Albert Square was a hive of activity as eight sculptors tirelessly created artworks in public last week.

The inaugural Hastings Seed Sculpture Symposium, organised by Arts Inc Heretaunga, was held over four days from Wednesday and ended with an auction on Saturday afternoon.

Hastings Community Arts development manager Pitsch Leiser said unfortunately the auction failed to sell any of the works but this did not detract from the event.

It was a great way to bring more art into the city and had received positive feedback, he said.


The plan would be to run the symposium annually and organisers would look at ways to encourage successful auctions such as spreading the word to more people who had the money to spend on quality artworks ranging in price from about $700 to $1000.

"Some of the artists actually sold quite a few works during the symposium.

"I would like to increase numbers to 15 artists next year and I want to involve more local artists."

The space worked well and there was a steady stream of viewers throughout the duration of the symposium.

"It was great. It was really encouraging to see how it worked within that space, a beautiful inner-city setting.

"The feedback we've had from the public was really encouraging."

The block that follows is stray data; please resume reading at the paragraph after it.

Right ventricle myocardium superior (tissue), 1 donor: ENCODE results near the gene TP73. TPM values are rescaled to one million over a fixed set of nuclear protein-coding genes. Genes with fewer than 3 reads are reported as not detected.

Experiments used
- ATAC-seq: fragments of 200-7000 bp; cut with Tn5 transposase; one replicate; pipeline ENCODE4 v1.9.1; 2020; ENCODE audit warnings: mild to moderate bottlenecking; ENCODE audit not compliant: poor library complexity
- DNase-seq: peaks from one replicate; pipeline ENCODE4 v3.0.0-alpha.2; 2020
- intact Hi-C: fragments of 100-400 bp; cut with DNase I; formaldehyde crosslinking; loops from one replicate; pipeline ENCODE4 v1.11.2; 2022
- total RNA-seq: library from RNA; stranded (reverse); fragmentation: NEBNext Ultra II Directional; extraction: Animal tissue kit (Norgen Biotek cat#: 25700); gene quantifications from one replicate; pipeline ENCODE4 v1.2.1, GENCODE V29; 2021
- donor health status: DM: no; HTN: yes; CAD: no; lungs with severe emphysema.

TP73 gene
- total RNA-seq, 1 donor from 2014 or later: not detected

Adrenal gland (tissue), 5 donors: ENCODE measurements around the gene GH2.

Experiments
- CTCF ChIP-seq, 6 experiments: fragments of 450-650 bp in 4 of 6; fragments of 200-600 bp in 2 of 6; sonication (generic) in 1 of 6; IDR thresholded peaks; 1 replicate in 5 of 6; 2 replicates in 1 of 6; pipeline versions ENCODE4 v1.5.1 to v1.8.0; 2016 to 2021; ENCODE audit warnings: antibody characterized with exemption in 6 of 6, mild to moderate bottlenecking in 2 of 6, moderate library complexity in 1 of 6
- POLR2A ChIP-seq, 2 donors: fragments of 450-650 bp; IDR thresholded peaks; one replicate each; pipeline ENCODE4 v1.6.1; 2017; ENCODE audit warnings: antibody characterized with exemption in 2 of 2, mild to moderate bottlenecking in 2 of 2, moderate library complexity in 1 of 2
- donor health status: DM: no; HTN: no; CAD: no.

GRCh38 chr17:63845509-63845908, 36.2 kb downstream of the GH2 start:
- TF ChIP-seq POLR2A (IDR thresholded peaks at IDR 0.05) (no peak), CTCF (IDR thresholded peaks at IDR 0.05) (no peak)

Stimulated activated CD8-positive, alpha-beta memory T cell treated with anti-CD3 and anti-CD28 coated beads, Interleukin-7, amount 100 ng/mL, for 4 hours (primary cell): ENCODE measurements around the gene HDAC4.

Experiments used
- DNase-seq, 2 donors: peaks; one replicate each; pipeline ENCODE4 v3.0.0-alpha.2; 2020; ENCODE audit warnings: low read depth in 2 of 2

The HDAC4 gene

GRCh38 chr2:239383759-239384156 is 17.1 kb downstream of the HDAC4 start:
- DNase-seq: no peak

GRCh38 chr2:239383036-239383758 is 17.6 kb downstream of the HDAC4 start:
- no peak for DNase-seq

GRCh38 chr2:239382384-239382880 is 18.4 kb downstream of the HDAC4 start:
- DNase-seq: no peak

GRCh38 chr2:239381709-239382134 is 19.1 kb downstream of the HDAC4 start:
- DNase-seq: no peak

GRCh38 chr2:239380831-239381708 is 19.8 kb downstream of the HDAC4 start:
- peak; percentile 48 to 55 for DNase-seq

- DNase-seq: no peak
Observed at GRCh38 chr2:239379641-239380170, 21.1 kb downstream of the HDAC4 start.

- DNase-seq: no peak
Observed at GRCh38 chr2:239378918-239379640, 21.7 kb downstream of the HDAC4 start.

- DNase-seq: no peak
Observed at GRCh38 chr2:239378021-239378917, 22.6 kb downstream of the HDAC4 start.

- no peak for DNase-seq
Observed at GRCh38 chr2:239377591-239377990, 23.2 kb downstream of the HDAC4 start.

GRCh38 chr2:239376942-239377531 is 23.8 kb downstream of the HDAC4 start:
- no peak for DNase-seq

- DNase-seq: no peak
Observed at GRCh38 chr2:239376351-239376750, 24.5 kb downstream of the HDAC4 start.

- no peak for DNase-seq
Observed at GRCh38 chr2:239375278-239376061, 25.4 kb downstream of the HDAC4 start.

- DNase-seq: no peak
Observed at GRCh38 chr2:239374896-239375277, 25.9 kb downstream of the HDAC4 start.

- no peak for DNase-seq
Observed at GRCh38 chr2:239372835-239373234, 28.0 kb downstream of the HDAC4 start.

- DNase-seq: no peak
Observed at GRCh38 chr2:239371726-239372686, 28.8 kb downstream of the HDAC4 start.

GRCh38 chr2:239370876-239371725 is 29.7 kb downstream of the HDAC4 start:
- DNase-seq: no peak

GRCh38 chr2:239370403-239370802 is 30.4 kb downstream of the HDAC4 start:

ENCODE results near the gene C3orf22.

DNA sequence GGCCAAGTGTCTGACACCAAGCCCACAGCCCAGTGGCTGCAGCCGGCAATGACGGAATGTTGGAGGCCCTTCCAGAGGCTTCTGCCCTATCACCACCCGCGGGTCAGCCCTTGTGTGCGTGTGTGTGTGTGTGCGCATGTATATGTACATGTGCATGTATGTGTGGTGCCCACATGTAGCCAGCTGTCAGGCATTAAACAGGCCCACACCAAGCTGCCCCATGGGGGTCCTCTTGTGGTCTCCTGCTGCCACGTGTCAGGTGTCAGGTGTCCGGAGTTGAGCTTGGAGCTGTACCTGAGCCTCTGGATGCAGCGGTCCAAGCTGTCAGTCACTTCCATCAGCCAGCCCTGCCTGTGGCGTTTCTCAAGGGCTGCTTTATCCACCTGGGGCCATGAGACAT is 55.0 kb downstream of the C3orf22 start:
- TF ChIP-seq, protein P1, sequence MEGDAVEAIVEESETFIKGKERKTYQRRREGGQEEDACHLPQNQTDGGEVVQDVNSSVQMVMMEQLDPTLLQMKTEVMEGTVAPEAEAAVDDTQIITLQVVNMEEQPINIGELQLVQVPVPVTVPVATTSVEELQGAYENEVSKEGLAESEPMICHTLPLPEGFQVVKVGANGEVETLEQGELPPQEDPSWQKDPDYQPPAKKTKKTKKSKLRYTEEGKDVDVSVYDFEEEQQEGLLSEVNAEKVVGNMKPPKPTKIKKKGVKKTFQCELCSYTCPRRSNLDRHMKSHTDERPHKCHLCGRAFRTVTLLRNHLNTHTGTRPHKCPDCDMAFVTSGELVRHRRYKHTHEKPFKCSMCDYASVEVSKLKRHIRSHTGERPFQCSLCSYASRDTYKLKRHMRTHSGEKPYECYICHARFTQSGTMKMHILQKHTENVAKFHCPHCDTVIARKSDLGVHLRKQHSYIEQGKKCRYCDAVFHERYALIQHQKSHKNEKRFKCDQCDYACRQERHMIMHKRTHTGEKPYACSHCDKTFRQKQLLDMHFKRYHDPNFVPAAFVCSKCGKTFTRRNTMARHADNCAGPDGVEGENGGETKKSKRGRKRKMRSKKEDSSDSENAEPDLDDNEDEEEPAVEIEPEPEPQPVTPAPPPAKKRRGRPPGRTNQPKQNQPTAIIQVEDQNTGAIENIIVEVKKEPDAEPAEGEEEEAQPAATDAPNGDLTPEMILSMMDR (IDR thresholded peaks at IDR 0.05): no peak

Artist Chris Elliott, who spent his time sculpting a birdbath, said he had enjoyed the challenge of working to a deadline.

Another artist, JiL of Aotearoa, spent her time working with pal tiya (an all-weather sculpting material) to create wildlife affected by agriculture.

"It's been fun. I've been allowed to just play all day."

Stephanie Drew worked with Oamaru stone to create a sculpture of a tui on a tree stump.

"It's been a great experience," she said.

"I think it's gone really well, it's great for Hastings.

"There's a variety of talent and it's been interesting seeing the different mediums being worked in."

The event was aimed at adding vibrancy and character to the CBD as well as bringing art to people who might not usually have access to it.

The eight artists included Sean Geenty, Kay Bazzard, Stewart Brodie, Jil of Aotearoa Sergeant, Stephanie Drew, Chris Elliott, Fran Obers and John Gisborne.

They worked in a variety of media including Oamaru stone, wood, clay, acrylic and cardboard.

Each artist created a minimum of one artwork during the four-day event, working a minimum of six hours per day on site.

The event is part of an overall strategy aimed at revitalising the Hastings inner city and encouraging the growth of the arts in the region.